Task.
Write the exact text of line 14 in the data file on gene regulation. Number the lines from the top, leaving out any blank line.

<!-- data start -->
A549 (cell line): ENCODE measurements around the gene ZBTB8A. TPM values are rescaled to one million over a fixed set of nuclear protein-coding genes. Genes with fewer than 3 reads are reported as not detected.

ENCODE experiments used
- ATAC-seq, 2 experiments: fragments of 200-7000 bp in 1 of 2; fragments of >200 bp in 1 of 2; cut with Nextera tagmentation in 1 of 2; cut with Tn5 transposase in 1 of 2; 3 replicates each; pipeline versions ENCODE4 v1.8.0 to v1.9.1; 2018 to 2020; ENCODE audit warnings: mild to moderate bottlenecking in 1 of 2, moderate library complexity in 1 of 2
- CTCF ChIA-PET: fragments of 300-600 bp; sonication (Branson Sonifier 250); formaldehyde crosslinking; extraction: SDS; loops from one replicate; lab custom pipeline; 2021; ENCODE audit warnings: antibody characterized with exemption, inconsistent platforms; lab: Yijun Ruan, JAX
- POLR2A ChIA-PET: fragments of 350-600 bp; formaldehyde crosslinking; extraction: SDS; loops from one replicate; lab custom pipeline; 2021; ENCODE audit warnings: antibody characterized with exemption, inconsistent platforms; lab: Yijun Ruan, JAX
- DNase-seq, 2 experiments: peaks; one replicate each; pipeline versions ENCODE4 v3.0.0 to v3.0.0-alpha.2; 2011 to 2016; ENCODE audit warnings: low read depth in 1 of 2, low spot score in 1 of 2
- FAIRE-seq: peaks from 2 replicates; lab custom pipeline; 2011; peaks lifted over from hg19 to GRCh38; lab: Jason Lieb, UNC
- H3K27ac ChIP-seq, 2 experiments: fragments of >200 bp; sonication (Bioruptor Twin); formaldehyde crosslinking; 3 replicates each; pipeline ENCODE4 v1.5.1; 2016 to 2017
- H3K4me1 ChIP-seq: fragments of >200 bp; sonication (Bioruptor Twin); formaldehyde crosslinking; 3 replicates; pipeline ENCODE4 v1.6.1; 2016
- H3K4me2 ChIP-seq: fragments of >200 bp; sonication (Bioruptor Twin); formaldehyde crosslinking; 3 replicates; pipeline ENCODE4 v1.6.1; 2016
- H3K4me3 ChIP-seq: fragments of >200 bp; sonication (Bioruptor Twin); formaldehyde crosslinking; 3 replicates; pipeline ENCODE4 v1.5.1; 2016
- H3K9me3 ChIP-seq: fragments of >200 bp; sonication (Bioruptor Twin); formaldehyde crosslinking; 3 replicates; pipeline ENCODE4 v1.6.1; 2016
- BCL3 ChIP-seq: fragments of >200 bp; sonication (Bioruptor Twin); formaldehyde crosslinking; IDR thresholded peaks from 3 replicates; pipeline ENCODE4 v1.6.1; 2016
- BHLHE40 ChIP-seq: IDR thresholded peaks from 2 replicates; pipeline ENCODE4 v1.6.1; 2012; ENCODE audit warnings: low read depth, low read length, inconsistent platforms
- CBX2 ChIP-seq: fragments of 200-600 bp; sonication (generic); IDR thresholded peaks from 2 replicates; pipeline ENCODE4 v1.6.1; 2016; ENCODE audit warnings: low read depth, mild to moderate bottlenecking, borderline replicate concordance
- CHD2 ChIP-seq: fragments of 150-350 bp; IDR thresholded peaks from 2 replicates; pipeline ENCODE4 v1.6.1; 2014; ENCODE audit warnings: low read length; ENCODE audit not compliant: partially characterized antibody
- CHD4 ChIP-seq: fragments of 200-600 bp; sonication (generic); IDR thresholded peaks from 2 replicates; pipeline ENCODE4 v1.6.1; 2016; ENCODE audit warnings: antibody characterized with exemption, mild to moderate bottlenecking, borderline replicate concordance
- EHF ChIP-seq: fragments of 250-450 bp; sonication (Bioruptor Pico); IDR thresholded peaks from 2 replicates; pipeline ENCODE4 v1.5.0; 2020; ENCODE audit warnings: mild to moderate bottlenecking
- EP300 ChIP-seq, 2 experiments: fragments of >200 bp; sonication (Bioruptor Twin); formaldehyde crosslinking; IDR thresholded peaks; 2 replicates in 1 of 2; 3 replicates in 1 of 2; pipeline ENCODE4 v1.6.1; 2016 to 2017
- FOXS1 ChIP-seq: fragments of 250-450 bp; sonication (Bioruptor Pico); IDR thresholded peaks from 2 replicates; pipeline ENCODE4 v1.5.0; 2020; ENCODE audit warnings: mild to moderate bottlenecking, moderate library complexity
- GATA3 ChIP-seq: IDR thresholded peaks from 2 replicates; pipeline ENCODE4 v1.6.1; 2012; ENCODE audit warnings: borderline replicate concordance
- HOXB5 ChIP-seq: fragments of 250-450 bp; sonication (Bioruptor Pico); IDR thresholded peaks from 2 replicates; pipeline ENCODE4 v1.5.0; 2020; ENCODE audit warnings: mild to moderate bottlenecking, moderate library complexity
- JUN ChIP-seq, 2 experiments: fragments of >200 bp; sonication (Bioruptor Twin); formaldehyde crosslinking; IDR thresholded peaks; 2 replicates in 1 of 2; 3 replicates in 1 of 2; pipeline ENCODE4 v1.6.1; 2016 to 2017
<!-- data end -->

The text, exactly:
- BHLHE40 ChIP-seq: IDR thresholded peaks from 2 replicates; pipeline ENCODE4 v1.6.1; 2012; ENCODE audit warnings: low read depth, low read length, inconsistent platforms